James McCullagh wrote:

Not surprisingly, she received more attention in Europe than she did in America. Europeans understood and appreciated her ride. Accordingly, she was immediately engaged by the Italian team, to ride for them and eventually coach them. Returning to this country [USA], McElmury still found it difficult to obtain travel expenses even though she was a strong enough rider to hold her own on the criterium circuit with the best American men, usually finishing in the top ten.[5]

In 1969 she won the national omnium championship, in 1970 the pursuit and road championships. She set the national hour record, 24.8 miles at the Encino velodrome in California[3] and held it from 1969 to 1990.[4] McElmury retired from cycling after a crash in 1974 and took up running. She and husband Michael Levonas continued to coach cyclists and triathletes in San Diego until they left the area, retiring in West Yellowstone, Montana.

Personal life[edit]

McElmury married two cyclists, first Scott McElmury whom she met in 1958, when she was 15,[3] and, in 1971, former Pan Am team member and multiple title champion Michael Levonas.[6] She obtained a degree in zoology from the University of California in San Diego and had a son, Ian, born in 1967.

Toward the end of her cycling career, McElmury and Levonas obtained business degrees at the University of Denver in hotel and restaurant management, Audrey graduating number one in her class. The two then traveled through western states, Colorado, California, Oregon, Washington, Idaho and Montana, working in the food service industry. They retired in 1996 to West Yellowstone, Montana.[4] They wrote a book, Bicycle Training for Triathletes *and Others [8] based on their coaching. Audrey is featured in a chapter devoted to her in the track cycling reference "NO BRAKES! Bicycle Track Racing in the United States" [9] published in 1996.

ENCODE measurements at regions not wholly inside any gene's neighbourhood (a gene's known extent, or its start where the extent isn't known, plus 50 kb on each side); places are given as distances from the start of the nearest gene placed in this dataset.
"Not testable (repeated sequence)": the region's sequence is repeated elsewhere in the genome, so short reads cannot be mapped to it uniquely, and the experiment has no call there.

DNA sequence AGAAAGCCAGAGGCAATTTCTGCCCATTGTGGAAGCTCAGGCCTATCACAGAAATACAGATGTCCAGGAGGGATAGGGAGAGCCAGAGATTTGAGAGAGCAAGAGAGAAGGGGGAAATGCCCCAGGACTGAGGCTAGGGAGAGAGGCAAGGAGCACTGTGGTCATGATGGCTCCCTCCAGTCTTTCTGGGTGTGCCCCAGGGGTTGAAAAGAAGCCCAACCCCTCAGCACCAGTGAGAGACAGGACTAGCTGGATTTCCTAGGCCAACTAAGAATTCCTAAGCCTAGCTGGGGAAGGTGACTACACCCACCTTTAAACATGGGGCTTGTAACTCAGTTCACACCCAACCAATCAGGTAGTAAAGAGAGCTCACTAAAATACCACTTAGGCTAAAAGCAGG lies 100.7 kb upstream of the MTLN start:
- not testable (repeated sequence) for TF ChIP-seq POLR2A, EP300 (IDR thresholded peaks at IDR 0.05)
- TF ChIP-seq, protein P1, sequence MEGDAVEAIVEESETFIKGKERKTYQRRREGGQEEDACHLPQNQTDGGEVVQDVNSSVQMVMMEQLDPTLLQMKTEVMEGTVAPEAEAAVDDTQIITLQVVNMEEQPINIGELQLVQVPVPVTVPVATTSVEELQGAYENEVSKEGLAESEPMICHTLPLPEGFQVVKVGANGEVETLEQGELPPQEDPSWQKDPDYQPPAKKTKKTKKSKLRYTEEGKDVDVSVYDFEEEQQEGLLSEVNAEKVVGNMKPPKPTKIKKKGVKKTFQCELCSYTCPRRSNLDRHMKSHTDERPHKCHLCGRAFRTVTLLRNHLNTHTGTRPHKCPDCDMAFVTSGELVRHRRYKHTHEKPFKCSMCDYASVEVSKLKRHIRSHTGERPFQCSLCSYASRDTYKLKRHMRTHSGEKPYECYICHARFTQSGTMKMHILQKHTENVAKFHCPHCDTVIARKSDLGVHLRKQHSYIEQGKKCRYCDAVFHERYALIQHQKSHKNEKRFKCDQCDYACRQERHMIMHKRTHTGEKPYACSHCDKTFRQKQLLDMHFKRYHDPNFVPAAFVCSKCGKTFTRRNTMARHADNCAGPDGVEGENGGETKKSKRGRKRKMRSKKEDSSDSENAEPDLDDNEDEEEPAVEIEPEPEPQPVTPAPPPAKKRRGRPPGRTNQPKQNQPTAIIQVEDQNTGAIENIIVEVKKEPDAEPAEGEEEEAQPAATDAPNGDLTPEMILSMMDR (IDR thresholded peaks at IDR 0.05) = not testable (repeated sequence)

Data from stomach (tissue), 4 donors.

McElmury was inducted into the United States Bicycling Hall of Fame in 1989. Her World Champion 1969 Berry bicycle is on loan to the Hall of Champions in San Diego, California.

References[edit]

  1. ^ a b Tim Maloney (2013-04-21). "FEATURES: RACY LANGUAGE: IN MEMORIUM - AMERICA'S FIRST WOMEN'S WORLD CHAMP". Roadbikeaction.com. Archived from the original on 2013-12-21. Retrieved 2013-05-02. 
  2. ^ a b c d e f g h Nye, Peter (1988), Hearts of Lions, Norton, USA
  3. ^ a b c Sports Illustrated, November 24, 1969, What Makes Audrey Pedal? Dan Levin. - Profile of Audrey McElmury[permanent dead link]
  4. ^ a b c d Pro-Cycling Women - Profile of Audrey McElmury Archived November 20, 2008, at the Wayback Machine.
  5. ^ a b McCullagh, James, ed. (1976), American Bicycle Racing, Rodale Press, USA
  6. ^ a b Hickok Sports - Profile of Audrey McElmury
  7. ^ New York Times, May 25, 1997, A Museum for Cyclists Who Moved Beyond Training Wheels by Steve Strunsky
  8. ^ McElmury, Audrey, and Levonas, Michael, (1983, 1984) Bicycle Training for Triathletes *and Others", Iris Press, USA
  9. ^ Sutherland, Sandra Wright (1996) NO BRAKES! Bicycle Track Racing in the United States, Iris Press, USA

Sutherland, Sandra Wright (2016) Rainbow Quest: The Adventurous Life of Audrey McElmury, America's First World Road Cycling Champion, Iris Press, USA